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August 1989

The Importance of a2-Antiplasmin in the Defibrination Syndrome

Author Affiliations

Department of Pathology and Laboratory Medicine University of California at San Diego Medical Center 225 Dickinson St San Diego, CA 92103

Arch Intern Med. 1989;149(8):1724-1725. doi:10.1001/archinte.1989.00390080010002

Two coagulation abnormalities may result in a marked decrease in plasma fibrinogen caused by prominent defibrination. The two conditions that cause defibrination with a bleeding diathesis are disseminated intravascular coagulation (DIC) and primary fibrinogenolysis (PF).1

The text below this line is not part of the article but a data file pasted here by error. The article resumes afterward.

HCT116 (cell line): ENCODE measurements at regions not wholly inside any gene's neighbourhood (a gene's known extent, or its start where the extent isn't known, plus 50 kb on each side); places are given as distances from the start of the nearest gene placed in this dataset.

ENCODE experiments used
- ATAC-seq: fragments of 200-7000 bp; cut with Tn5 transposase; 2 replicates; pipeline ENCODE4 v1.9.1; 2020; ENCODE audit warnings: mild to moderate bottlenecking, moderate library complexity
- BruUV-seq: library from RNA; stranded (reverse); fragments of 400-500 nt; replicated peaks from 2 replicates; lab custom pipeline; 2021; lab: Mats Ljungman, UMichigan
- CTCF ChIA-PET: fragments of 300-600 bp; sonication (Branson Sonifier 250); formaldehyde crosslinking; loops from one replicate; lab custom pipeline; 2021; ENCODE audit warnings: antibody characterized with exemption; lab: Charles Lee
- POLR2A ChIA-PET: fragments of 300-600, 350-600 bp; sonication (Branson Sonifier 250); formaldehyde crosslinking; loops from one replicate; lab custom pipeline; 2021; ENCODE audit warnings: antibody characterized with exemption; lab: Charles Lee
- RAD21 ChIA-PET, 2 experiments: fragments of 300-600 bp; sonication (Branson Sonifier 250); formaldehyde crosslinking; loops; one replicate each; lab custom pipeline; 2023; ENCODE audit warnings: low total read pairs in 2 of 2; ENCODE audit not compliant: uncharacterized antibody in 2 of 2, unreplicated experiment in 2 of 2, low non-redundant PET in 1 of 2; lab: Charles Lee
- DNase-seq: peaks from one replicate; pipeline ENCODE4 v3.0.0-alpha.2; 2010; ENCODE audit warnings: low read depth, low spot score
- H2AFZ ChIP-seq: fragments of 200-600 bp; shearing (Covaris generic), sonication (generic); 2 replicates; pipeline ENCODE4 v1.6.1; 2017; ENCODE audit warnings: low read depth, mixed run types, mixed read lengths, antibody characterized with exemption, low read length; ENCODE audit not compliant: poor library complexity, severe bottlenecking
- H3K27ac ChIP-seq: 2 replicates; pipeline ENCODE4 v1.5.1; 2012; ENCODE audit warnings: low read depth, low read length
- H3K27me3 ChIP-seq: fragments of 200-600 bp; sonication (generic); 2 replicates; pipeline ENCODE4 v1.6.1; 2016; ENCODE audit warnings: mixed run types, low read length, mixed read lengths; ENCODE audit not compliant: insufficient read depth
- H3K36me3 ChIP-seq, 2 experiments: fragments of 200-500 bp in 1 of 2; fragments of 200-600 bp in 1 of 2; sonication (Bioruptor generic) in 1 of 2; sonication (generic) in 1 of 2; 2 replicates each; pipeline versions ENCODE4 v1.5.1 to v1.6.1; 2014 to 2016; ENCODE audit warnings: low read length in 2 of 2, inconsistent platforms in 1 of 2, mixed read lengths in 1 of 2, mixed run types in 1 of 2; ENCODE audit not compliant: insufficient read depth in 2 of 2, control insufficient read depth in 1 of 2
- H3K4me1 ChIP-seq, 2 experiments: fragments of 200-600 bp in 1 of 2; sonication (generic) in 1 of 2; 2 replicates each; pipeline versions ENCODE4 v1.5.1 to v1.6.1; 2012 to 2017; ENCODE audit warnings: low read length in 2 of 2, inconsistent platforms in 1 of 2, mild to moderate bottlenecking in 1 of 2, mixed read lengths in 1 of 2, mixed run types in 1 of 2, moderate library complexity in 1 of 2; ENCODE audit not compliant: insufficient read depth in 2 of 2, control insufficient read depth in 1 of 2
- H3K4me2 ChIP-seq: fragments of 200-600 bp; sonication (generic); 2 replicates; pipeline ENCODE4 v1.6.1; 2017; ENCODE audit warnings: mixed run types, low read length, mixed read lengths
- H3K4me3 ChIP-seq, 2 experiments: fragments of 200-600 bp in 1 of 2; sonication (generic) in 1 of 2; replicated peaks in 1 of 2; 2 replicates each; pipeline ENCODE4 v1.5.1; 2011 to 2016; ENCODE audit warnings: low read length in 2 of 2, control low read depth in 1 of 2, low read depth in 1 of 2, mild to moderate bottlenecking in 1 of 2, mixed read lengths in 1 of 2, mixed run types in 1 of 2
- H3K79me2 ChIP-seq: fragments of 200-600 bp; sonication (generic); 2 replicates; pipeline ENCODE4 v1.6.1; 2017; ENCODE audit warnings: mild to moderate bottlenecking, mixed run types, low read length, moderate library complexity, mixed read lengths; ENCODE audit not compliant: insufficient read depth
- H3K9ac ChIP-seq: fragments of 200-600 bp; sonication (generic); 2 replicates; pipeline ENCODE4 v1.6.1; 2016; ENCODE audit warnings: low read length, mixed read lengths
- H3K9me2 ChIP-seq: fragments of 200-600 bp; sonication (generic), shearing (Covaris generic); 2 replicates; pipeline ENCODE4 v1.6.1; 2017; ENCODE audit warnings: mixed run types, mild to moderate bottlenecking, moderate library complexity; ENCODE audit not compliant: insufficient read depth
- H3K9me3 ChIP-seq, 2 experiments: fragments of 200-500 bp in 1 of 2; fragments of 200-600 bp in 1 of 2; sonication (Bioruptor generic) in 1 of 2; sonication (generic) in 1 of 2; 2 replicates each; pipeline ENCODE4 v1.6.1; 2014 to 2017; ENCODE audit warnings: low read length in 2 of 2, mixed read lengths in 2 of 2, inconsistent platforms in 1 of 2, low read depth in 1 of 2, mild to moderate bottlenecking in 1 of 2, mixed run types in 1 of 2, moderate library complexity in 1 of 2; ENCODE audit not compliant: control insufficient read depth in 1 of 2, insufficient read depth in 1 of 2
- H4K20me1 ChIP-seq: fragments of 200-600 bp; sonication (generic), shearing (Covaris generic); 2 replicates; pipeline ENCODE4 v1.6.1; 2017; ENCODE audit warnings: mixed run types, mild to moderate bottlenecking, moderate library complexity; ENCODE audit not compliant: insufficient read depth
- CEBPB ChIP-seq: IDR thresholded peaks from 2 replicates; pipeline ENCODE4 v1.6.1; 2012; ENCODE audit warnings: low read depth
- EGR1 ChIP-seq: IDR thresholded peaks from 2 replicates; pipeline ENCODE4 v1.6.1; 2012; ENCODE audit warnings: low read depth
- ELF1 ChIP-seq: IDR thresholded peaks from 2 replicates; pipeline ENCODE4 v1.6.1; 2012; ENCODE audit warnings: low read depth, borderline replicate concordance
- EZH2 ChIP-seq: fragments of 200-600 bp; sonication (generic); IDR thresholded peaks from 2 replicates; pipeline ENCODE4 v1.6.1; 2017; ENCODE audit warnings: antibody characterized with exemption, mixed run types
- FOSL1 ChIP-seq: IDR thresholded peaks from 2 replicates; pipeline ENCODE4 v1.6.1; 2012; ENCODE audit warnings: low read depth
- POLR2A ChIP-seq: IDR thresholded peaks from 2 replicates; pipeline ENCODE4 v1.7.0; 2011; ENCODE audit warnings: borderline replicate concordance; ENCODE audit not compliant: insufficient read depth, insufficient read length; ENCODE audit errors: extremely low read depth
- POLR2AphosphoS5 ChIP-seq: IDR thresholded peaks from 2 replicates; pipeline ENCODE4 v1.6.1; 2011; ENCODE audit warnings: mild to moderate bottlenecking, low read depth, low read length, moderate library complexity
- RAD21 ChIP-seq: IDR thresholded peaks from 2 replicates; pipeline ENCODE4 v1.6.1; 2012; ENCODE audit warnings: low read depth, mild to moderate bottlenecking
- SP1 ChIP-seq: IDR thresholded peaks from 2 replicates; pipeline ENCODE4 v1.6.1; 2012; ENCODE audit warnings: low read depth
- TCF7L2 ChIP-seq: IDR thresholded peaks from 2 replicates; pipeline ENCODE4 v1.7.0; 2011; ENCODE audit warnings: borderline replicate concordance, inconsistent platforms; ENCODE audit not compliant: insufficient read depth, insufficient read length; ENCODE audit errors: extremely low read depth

Various conditions may be associated with DIC. These include serious infections; complications of pregnancy, such as abruptio placentae or toxemia (PIH); malignancy, such as carcinomas or acute promyelocytic leukemia; marked tissue injury, such as brain injury and incompatible hemolytic transfusion reaction; and venomous snakebite.

The cause of PF differs from DIC. Primary fibrinogenolysis is associated with cirrhosis, since the liver normally removes plasminogen activator from the circulation. Other conditions associated with PF are extensive cardiovascular or pulmonary surgery and metastatic carcinoma of the prostate, releasing plasminogen activator into the circulation. The recent utilization of tissue plasminogen activator to cause thrombolysis of coronary artery and cerebral artery thrombi causes local fibrinogenolysis.

The laboratory parameters used

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